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Sustaining Activism

A Brazilian Women’s Movement and a Father-Daughter Collaboration

by Jeffrey W. Rubin and Emma Sokoloff-Rubin

Publication Year: 2013

In 1986, a group of young Brazilian women started a movement to secure economic rights for rural women and transform women's roles in their homes and communities. Together with activists across the country, they built a new democracy in the wake of a military dictatorship. In Sustaining Activism, Jeffrey W. Rubin and Emma Sokoloff-Rubin tell the behind-the-scenes story of this remarkable movement. As a father-daughter team, they describe the challenges of ethnographic research and the way their collaboration gave them a unique window into a fiery struggle for equality.

Starting in 2002, Rubin and Sokoloff-Rubin traveled together to southern Brazil, where they interviewed activists over the course of ten years. Their vivid descriptions of women’s lives reveal the hard work of sustaining a social movement in the years after initial victories, when the political way forward was no longer clear and the goal of remaking gender roles proved more difficult than activists had ever imagined. Highlighting the tensions within the movement about how best to effect change, Sustaining Activism ultimately shows that democracies need social movements in order to improve people’s lives and create a more just society.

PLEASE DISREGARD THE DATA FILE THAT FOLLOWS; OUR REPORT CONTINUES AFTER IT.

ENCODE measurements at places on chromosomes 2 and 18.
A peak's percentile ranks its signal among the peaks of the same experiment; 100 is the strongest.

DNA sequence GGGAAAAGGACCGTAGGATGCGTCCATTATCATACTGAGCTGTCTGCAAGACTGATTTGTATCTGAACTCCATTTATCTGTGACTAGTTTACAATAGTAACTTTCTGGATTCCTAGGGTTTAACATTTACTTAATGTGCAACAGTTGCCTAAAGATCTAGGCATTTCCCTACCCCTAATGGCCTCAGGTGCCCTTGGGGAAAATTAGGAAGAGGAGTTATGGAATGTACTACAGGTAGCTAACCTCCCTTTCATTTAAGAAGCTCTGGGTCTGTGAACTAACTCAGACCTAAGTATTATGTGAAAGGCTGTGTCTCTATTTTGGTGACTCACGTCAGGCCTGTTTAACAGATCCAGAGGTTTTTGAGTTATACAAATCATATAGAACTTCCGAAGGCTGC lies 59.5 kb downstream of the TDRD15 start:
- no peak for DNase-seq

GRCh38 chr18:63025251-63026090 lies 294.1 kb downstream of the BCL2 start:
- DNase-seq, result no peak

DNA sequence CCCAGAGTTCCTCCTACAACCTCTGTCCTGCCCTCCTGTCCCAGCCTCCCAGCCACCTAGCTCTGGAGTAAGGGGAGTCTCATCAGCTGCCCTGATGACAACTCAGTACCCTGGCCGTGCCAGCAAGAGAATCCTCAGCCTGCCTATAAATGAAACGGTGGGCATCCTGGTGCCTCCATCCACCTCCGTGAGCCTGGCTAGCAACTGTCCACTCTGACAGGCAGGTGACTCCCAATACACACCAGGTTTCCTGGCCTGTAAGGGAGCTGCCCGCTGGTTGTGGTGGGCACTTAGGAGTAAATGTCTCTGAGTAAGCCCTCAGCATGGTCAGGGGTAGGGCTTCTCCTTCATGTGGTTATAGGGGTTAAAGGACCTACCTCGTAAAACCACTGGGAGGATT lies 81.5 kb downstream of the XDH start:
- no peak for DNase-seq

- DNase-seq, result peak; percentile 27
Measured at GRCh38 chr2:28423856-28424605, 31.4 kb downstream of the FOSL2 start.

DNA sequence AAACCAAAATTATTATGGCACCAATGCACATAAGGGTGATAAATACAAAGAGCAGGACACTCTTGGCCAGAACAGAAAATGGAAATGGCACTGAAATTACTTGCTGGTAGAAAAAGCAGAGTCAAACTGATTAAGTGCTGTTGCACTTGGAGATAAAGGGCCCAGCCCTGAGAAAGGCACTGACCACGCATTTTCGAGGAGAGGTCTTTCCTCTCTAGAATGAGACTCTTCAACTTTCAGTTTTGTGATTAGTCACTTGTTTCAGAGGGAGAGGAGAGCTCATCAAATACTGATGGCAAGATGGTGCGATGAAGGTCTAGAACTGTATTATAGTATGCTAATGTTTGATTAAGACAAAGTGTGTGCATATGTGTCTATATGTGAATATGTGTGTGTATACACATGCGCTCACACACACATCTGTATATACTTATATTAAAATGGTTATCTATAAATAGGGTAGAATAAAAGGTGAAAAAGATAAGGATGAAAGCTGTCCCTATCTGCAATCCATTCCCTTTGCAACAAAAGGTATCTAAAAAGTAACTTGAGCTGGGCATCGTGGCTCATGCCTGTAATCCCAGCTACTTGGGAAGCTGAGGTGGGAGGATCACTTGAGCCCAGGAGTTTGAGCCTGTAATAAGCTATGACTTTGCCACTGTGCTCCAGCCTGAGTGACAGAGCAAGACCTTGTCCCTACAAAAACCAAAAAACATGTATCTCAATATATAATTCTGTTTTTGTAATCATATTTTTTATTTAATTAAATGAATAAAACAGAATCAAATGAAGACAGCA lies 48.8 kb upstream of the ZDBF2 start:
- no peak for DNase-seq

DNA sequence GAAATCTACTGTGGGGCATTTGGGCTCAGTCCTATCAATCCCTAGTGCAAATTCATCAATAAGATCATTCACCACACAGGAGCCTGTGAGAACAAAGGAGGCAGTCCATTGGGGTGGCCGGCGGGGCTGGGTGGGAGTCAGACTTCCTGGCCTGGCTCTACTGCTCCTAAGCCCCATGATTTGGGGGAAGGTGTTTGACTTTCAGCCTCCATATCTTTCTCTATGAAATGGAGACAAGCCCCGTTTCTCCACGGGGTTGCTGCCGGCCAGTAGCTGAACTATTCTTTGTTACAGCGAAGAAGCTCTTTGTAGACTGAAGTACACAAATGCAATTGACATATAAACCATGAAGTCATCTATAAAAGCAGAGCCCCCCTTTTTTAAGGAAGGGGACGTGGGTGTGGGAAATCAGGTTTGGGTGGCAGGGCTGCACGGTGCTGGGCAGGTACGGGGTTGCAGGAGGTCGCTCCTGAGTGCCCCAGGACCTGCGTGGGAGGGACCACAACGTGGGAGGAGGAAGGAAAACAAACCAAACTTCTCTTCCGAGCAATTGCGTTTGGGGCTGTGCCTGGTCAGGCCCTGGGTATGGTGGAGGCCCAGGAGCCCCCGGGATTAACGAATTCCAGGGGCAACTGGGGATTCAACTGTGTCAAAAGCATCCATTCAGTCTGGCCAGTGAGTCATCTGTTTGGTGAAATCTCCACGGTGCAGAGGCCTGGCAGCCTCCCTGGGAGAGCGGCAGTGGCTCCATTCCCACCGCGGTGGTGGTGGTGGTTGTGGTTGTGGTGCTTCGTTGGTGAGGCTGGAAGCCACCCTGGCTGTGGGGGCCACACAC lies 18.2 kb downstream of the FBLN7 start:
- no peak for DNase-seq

Published by: Duke University Press

Cover

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p. C-C

Title Page, Copyright, Dedication

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pp. i-vi

Contents

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pp. vii-viii

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Emma’s Preface

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pp. ix-x

Gessi Bonês defied her father and started a women’s movement when she was seventeen years old. It was 1986, and rural women in southern Brazil didn’t have the right to maternity leave, pensions, or autonomy in their own homes. By 2004, Gessi’s movement had transformed the lives of women across the region, successfully challenging laws that had once seemed unchangeable, and...

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Jeff ’s Preface

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pp. xi-xii

When I brought my daughter to southern Brazil to study a women’s movement, I knew we were stepping into the middle of a grand arc of social change. Across the vast country, ordinary Brazilians waged a grassroots battle against hunger, poverty, and violence. In the 1980s, they pressed a military dictatorship to accept democracy. In 2002, a nation that had become a laboratory for...

Part I: Origins

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1. Leaving Home, Emma

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pp. 3-15

Gessi Bonês and Vera Fracasso were teenagers when they founded a women’s movement that would transform the lives of women in southern Brazil. Two decades later, the movement—and the stories of the women who dared to start something their friends and family believed would fail—had a powerful impact on me. When Gessi and Vera talk about the early days of the...